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Analysis of the Dust Bowl - 03.28.07

Doc Weather looks at the patterns that led to the Dust Bowl in the United States.

A technical analysis of drought cycles in the Dust Bowl -1930/36

This article is a technical analysis of the potential for a geometrically based phenomenology of motion in arc events among the planets seen in relationship to the geometry of an eclipse grid to identify large scale drought patterns in advance. The geometries of the eclipse grid coupled with accurate phenomenology of motion in arc events can produce very adaptable and fluid modeling techniques. These techniques are used in this article to analyze the onset of the devastating drought patterns that led to the Dust Bowl in the United States.

Fig.1  blank chart

Fig.1 blank chart


Some technical terms used in this article are not normally found on sites relating to climate studies. Because terms specific to the geometric/ astronomical technique that are used to make long range forecasts may need some explanation, the following definitions are offered. The basic approach for this modeling technique is to use eclipse points to generate a geometric grid that allows for accurate tracking of standing wave potentials in the atmosphere. This is the basis for this modeling approach. The grid that is projected from an eclipse point is composed of logarithmically spaced areas where troughs or ridges have proven to be most likely to form during a given time period. These areas are known as jet curves in this model because they are the area in the chart where the Rossby waves (blue to red arrow) of the polar jet stream are most likely to shift from zonal flow to meridional flow scenarios. During the six month period between eclipses, the center of the grid structure of jet curves contains an area of maximum potential for climate anomalies. This area is designated as a disturbance diamond (yellow). The position of the disturbance diamond has shown in many studies over twenty years, to be useful in constructing flexible modeling procedures for long range climate events. However, the placement of the jet curves in a particular period often yields insights into climate change. This present article tracks the motion of the eclipse points and their jet curves across North America during the anomalous drought events of the decade of the 1930's. The interaction of the decadal motion of the jet curves and the unusual placement of three key planetary influences is the thesis of this article. The anomalous placement of the three planets in question provided the foundation in time for the three successive waves of drought patterns through the decade.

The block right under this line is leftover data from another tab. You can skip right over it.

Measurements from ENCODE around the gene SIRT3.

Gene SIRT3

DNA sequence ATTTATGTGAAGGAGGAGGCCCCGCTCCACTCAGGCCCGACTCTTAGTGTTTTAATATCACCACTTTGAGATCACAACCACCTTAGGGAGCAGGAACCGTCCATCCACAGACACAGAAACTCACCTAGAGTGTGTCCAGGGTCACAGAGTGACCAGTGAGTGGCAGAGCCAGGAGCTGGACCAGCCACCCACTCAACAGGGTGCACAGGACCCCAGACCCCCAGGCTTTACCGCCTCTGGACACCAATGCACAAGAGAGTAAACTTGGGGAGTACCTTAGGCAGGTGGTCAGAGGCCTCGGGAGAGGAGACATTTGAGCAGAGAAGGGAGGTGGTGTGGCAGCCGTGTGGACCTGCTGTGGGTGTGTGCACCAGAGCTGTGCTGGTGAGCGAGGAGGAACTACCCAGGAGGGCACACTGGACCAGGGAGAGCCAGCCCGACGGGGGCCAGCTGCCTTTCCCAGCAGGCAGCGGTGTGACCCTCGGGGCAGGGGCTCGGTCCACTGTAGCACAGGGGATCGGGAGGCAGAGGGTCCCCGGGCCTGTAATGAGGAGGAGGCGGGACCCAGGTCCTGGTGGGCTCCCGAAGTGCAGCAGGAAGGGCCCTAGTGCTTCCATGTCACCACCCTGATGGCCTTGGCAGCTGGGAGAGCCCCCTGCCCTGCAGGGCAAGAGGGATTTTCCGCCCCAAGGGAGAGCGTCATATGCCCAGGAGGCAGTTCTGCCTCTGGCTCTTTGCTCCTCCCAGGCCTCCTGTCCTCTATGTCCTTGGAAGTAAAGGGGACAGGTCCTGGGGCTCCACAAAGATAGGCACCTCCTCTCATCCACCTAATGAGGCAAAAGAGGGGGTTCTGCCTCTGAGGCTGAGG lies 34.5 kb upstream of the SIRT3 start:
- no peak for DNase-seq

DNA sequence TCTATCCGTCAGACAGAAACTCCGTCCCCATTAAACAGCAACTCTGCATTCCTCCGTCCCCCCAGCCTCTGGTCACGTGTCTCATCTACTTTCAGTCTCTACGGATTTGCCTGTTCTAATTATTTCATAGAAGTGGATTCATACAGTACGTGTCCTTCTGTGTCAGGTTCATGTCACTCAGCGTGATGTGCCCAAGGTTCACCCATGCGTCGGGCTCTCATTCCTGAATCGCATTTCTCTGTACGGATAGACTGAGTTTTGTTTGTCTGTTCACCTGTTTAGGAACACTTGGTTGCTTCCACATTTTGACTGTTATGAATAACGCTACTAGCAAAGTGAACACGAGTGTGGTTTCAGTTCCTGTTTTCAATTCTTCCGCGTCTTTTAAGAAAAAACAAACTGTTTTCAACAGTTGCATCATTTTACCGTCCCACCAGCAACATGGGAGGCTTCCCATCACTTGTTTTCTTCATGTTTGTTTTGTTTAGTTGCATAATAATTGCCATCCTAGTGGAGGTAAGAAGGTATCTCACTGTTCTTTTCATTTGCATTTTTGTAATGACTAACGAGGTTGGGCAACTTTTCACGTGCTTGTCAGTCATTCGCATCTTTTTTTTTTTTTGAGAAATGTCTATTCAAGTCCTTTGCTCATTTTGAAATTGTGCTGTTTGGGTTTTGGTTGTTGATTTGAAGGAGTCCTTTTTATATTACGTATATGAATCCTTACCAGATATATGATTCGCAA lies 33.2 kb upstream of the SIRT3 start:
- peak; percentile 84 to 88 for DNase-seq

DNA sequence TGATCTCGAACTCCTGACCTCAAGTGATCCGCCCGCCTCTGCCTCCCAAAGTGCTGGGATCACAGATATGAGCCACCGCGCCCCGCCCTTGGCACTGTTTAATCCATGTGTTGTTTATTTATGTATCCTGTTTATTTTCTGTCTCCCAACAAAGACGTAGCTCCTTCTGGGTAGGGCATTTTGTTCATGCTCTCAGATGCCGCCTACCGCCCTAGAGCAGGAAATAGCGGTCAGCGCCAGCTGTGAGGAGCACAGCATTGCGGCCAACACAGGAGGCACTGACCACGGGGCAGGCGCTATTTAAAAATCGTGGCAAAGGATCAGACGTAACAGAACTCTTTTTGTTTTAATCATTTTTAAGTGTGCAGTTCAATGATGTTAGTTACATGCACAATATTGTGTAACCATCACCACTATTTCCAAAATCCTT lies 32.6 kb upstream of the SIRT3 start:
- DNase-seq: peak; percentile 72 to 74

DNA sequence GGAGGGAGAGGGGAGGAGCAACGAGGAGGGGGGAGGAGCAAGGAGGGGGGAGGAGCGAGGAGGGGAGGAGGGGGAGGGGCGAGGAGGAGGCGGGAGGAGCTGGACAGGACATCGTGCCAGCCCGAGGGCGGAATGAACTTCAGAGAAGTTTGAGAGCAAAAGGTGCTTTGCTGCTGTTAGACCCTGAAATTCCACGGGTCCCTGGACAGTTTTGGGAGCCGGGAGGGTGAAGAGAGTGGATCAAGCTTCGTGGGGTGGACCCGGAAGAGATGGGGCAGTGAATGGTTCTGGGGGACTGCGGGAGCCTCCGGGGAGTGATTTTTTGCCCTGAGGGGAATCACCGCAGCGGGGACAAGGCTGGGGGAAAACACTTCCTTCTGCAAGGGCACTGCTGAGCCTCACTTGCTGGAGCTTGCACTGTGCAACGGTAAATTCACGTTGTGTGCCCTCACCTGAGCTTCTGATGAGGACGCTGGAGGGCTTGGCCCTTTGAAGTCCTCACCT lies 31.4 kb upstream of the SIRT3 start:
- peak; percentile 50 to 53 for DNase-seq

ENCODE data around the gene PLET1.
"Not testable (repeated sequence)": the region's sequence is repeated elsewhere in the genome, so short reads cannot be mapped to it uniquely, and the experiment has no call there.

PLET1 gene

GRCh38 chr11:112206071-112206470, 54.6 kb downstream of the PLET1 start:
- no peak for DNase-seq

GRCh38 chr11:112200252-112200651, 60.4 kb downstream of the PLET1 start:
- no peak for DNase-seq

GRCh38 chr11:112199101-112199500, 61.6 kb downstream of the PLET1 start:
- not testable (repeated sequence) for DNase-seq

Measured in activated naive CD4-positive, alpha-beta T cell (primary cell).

To help those unfamiliar with the geometric or astronomical terms in this article, links are included to explanatory articles on other parts of this site.

Drought patterns from 1930 to 1936

The presence of drought conditions in the United States is associated with profound human suffering. Drought researchers recognize that most prolonged drought conditions in the past were often due to improper agricultural practices. Typically, the soil water evaporates from the over-use of underground aquifers or improper tillage and the land dries up and retains heat causing cloud formation to fail. This is often how drought cycles self-perpetuate physically.

However, the Dust Bowl, the profoundly deep Midwest drought in the 1930's, was a classic meteorological drought, that is, it was primarily a result of unusual climate patterns. Even though farming practices aggravated the Dust Bowl years, the climatic patterns behind the great drought were devastating in their rhythmic relentlessness.

There were actually four distinct droughts in the Dust Bowl. The first in 1930/31 was a prelude. The 1934 summer drought deepened the pattern and the 1936 drought dealt the deathblow to agriculture in the High Plains. The final period of 1939/40 was a lesser event.

Since most of the precipitation in the High Plains falls in the late spring early summer in the form of thunderstorms, the charts will depict the eclipse positions that were in effect in April of the study year. In the first chart the planetary situation for spring 1930 is illustrated.

Fig.2  spring 1930

Fig.2 spring 1930

Spring 1930